Ged felt sick and suddenly very angry.  The music was now stuck on Slade, '…Everybody's having fun'   He had to get out.  He had to do something about the bloody music.  He ran to the nearest door and burst through it, and was revived by the cool air of the warehouse.  A man called out, 'Sorry mate you can't come in here,' but Ged kept running through the warehouse, past rows and rows of boxes.  He saw what looked like a big office at the back and ran towards it.  By now two security guards were chasing him, shouting into their walkie-talkies as they ran.  Ged reached the office and found the door was unlocked and flung it open.  The first thing he noticed was a sound system and an empty CD case, 'Greatest Christmas Hits'.  He pressed eject, tore out the CD, snapped it in half and threw it at the security guards as they came through the door.

'The Chief Executive wants to see you mate,' said one of the security guards a few minutes later as they led Ged down some corridors behind the office.  They came to a large oak door bigger than the others they'd passed.  The guard knocked. 

'Come,’ called a hard voice from behind the door. 

The guard pushed me through the door.  There was large black leather chair with its back to me.  The walls were filled with monitors and computer screens showing different angles of the shop and warehouse, live share prices, images of tomatoes and courgettes being irradiated and even rows and rows of turkeys crammed in cages.

'So, Mr Duncan, you don't like my music?'

4.  The boss

How did the man know Ged’s name?

'I don't like your music and I don't like your shop!'

'But we give the people what they want,' he replied.  Ged could see he was stroking a white cat.  How clichéd.

'You tell the people what they want, until they can't think for themselves.'

The Chief Executive turned round.  He had no face at all.  Ged realised he was wearing a steel mask.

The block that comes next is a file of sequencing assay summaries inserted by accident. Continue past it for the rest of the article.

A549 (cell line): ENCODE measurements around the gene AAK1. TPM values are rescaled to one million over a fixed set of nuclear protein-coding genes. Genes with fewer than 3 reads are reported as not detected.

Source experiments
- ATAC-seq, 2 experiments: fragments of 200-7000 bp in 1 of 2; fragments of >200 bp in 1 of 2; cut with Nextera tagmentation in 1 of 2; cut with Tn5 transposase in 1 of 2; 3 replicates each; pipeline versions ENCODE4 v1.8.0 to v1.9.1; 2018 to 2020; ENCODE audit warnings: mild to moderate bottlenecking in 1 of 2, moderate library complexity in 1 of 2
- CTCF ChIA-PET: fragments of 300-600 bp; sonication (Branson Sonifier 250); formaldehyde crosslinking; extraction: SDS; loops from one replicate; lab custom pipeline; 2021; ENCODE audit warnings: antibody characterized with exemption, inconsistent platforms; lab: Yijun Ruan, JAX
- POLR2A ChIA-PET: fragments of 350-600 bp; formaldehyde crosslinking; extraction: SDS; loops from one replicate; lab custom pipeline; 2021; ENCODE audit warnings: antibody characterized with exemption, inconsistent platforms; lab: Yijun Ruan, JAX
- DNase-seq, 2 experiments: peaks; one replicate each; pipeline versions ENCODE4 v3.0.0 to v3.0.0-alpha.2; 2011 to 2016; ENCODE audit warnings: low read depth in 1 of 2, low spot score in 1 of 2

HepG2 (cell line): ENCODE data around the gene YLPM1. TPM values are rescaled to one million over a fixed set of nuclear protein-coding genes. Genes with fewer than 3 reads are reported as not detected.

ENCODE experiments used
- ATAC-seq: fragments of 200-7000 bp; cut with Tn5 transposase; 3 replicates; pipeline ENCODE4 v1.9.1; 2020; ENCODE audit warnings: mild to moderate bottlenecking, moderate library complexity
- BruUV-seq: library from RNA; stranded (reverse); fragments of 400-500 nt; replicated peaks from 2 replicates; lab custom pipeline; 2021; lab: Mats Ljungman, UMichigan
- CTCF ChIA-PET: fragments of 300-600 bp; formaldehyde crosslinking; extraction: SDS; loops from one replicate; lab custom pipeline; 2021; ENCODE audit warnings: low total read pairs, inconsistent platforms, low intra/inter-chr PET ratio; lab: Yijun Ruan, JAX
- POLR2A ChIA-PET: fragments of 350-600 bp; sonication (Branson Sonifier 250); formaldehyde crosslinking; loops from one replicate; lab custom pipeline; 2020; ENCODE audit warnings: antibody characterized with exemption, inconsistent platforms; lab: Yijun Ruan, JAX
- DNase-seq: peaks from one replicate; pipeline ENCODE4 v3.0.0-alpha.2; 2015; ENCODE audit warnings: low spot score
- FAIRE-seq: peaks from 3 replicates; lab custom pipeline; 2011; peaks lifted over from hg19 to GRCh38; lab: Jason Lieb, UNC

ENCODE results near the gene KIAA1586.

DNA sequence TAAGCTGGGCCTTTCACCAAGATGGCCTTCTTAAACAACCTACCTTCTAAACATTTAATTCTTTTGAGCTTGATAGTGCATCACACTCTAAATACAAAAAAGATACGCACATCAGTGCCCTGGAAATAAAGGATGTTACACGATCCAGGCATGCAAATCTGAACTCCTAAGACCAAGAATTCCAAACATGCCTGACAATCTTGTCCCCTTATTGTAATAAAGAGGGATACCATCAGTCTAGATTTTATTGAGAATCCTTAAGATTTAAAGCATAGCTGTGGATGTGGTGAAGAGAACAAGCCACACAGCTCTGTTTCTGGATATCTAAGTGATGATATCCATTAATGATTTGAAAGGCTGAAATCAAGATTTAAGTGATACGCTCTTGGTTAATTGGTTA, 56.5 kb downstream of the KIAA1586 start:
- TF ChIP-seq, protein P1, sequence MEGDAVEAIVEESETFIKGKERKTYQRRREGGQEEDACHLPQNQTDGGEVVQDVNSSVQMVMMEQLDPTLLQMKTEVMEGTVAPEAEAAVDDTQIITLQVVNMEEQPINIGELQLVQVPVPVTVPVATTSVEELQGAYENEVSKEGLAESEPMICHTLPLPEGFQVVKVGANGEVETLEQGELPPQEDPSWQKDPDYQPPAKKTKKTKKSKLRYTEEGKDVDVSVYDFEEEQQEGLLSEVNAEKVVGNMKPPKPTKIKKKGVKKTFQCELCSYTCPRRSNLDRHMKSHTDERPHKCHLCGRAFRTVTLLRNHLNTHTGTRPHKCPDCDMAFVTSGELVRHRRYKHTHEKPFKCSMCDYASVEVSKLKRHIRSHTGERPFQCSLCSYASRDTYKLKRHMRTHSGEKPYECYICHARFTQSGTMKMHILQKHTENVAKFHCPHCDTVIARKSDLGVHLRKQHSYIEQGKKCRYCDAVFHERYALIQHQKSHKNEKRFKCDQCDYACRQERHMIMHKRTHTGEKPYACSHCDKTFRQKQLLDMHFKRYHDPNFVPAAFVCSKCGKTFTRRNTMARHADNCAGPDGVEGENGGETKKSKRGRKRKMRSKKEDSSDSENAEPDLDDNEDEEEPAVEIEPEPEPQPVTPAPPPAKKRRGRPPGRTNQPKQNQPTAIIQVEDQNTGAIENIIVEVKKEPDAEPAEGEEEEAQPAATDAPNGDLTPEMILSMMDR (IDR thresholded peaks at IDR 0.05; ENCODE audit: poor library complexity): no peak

'You are right.  We don't like people thinking for themselves.  We don't want people to realise what we are doing.  Soon we will control everything:  where and how food is grown and sold, clothes, banking, insurance, drugs, petrol.  Everything will be in our power!  Everything do you hear?! Everything!  Until the whole world is in our power!  And nothing and nobody will stand in our way!  Especially not you!  Guards, guards!  Take him away!  Give him a number 9.’ 

The guards dragged Ged away up more corridors, until they reached a large sealed door.  They turned a wheel in the door, opened it and pushed him in.  The door slammed shut.  It was cold.  Very cold.  Very, very cold.  He wouldn't last long in here.  The room was full of frozen turkeys.  Ged tried to think, to consider how to escape, but already his mind was fading.  He collapsed on top of a pile of turkeys.

5.  Cold comfort

‘Is he all right?  He just collapsed and fell in.  We must get him out before he gets too cold?’ 

Ged opened his eyes.  The anxious faces of shoppers were looking down at him.  As he came round he realised he was lying in a freezer cabinet full of turkeys.  The shoppers helped him climb out.  It's embarrassing finding yourself in a freezer cabinet in a supermarket with half the people in the shop looking at you. 

'Er..I was just looking to see how heavy they were,' he muttered and slipped through the crowd. 

He walked towards the checkout, looking nervously at the warehouse door and the CCTV cameras as he went.  Dvorjac was playing pleasantly on the tannoy.

Ma was by the checkout with a full trolley of food.

'What happened to you?’

‘I…er, got a bit lost.’

'Did you get the turkey?'

'I was, shall we have goose this year?'


© Ged Duncan 2003.  All rights reserved*

 Storytellers are authorised to tell or perform this tale in private or at not-for-profit groups.  If you wish to tell this as part of a public performance please contact me.  There will not necessarily be a charge for community-based artists, but I would like to be credited and to know when the story is being used.